Pressure building on PM to end Section 21 in Queen’s Speech



Members of the Renters Reform Coalition handed a letter to 10 Downing Street yesterday demanding for the abolition of Section 21 evictions.

The coalition group is made up of 33 organisations, including Crisis, Citizens Advice and Shelter, the latter of which made its own call for “no fault” evictions to be abolished last week.

The group looked ahead to next Tuesday’s Queen’s Speech, and appealed for the announcement of a Renters’ Reform Bill to finally get the ball rolling.

The government committed to abolishing Section 21 evictions in April 2019.

Alicia Kennedy, director of Generation Rent, said: “Private landlords are getting away with renting out poor quality homes that can make people ill because it is easy to evict a tenant who complains. Even when it’s serious enough for the council to get involved, most tenants still don’t get the protection they need.

“Getting rid of Section 21 evictions entirely, and requiring landlords to provide legitimate grounds for eviction, will give tenants more confidence to demand improvements. Renters can’t wait any longer – the government must finally deliver on its promise to reform renting in next week’s Queens Speech.”

Earlier in the week the National Residential Landlords Association hit back at perceived “scaremongering” from Shelter around the removal of Section 21, saying that only 0.7% of renters have been subjected to a “no fault” eviction notice.

The association said Section 8 notices are currently not viable for landlords because they take almost a year to carry out, meaning the government needs to properly reform the system if it decides to remove Section 21.

Campaign groups generally call for the removal of Section 21 because they enable landlords to evict tenants in retaliation, if a tenant complains about the state of the property for example.

Indeed, Generation Rent estimates that two thirds of private renters who are living in unsafe homes are exposed to revenge evictions, because councils aren’t proactive about forcing landlords to improve hazardous properties in those areas.

Generation Rent made Freedom of Information requests to 115 councils. Of those, 83 councils recorded the number of homes found to have severe “Category 1” hazards and the number of improvement notices they served. Despite 4,852 unsafe homes being identified, these councils served just 1,578 improvement notices.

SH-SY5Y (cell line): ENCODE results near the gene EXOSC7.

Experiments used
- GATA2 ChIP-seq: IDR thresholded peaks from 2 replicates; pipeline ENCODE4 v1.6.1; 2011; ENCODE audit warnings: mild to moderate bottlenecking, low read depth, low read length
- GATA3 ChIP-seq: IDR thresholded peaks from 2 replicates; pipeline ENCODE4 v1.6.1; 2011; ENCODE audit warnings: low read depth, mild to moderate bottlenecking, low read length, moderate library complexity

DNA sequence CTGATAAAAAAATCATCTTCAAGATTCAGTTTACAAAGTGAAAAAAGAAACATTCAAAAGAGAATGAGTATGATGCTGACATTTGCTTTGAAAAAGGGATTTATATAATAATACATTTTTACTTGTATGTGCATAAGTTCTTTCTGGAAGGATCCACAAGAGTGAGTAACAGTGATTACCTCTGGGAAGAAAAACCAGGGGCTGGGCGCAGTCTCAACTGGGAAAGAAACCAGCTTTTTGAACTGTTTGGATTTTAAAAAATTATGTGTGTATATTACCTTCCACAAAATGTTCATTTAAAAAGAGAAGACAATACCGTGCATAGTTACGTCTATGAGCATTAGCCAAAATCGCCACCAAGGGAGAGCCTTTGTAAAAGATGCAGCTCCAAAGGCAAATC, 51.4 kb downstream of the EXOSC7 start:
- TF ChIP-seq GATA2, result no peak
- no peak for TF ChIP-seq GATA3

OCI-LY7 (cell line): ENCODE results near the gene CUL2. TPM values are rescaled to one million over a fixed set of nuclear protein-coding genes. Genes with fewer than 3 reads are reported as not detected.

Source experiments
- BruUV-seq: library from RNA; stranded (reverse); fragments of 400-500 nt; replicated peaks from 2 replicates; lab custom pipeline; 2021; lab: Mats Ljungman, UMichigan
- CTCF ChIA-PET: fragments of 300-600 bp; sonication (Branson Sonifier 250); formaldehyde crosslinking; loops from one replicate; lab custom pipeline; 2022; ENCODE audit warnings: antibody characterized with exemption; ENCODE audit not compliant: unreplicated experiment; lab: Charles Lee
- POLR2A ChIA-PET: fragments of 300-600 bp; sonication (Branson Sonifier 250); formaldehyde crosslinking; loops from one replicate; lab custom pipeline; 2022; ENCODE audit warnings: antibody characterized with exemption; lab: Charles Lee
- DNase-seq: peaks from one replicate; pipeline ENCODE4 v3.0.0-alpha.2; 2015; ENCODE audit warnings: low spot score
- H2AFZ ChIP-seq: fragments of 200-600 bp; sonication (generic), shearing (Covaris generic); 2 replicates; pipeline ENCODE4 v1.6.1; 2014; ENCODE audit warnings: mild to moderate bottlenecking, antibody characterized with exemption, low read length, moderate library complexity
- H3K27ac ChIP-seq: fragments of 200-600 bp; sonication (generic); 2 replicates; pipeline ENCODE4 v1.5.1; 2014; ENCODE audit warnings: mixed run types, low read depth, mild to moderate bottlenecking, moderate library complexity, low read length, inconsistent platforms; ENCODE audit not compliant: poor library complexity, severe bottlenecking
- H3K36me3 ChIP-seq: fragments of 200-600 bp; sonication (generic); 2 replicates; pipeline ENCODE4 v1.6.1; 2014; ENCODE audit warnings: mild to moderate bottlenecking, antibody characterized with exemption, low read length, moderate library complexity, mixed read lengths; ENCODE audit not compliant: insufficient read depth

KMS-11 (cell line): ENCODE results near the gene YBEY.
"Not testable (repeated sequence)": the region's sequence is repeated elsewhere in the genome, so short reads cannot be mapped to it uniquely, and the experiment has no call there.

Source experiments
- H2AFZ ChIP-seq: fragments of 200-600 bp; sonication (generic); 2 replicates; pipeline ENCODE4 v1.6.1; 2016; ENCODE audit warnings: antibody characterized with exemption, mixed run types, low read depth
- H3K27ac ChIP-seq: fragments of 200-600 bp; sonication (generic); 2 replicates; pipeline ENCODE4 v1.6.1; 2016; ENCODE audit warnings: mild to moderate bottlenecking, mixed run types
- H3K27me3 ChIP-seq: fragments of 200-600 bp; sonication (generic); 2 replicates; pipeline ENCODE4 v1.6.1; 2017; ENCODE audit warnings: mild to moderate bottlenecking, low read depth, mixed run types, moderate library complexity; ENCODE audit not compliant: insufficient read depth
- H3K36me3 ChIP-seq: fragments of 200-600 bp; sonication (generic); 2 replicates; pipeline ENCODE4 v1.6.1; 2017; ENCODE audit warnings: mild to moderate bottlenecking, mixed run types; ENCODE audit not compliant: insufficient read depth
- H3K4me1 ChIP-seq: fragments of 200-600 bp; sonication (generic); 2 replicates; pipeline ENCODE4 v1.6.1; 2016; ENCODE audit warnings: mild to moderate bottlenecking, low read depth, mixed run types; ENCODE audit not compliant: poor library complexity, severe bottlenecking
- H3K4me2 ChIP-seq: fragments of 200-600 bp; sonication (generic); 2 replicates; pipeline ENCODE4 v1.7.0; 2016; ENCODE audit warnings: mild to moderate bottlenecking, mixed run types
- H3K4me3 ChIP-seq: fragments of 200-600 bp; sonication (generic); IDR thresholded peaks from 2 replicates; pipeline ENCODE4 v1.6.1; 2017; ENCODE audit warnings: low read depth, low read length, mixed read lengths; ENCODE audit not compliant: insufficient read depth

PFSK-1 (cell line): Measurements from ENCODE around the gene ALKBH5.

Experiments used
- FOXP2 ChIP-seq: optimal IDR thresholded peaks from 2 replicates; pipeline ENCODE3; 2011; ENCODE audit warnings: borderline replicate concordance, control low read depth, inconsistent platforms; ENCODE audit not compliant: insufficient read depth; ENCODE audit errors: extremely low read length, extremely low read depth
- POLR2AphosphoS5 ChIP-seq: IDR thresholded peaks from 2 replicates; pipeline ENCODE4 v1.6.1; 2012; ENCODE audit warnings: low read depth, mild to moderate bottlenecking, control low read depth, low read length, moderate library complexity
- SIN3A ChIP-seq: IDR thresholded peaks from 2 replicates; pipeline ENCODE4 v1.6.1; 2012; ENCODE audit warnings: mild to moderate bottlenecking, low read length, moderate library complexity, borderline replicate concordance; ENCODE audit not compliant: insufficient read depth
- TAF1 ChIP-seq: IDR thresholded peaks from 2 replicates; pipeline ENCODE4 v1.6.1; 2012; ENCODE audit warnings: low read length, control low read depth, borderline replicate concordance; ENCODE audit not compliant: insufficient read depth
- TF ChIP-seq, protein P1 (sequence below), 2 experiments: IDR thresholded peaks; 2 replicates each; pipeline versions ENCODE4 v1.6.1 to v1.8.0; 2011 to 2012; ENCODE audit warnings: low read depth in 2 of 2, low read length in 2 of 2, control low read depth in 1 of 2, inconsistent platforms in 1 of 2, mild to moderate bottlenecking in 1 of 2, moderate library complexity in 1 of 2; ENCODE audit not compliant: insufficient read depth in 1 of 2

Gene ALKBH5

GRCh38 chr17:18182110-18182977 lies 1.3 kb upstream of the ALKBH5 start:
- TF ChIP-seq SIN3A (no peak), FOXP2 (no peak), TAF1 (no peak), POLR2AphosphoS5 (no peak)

The government promised a Renters Reform Bill in the 2019 Queens Speech, then in May 2021 promised a White Paper to set out reforms.

It restated its commitment to Section 21 abolition in the Levelling Up White Paper, as part of its mission to halve the number of non-decent homes by 2030 and increase the number of first-time buyers.

Sue James, chair of the Renters Reform Coalition, said: “Most of the homes the government needs to improve as part of its levelling up agenda are in the private rented sector but this won’t happen unless tenants feel confident to raise issues of disrepair with their landlord. Unless the Queens Speech contains measures to reform the rental market the government will fail in its mission to level up housing.

“With the rising cost of living, additional pressure is being placed on renters of all ages and backgrounds. Rapidly rising rents are squeezing household budgets and pushing ordinary people further from the dream of homeownership. Until Section 21 is repealed, renting families live in fear of an unplanned house move adding further financial strain to their situation.”

Comments 1

  1. As the supply of rental property falls the landlord bashing activities of these groups continues to reduce supply further. Who are the people that will complain there is insufficient housing Shelter, Crisis, Generation Rent etc. The penny might eventually with tenants when they find it almost impossible to find property or move – this has already started. The full impact of removing S21 is yet to be felt as some landlords falsely hold out hope it might not happen. Sure there are bad landlords but all these organisations attack ALL landlords and probably drive out more good landlords than bad ones. Of course there is a significant failure by Government and Councils who do not use their powers (which are extensive) to address the criminal and bad landlords in order to protect the good ones. These groups will reap that which they are sowing – an even more grim outlook for renters as good landlords leave the market being overwelmed with bullying organisations who think they are doing good.

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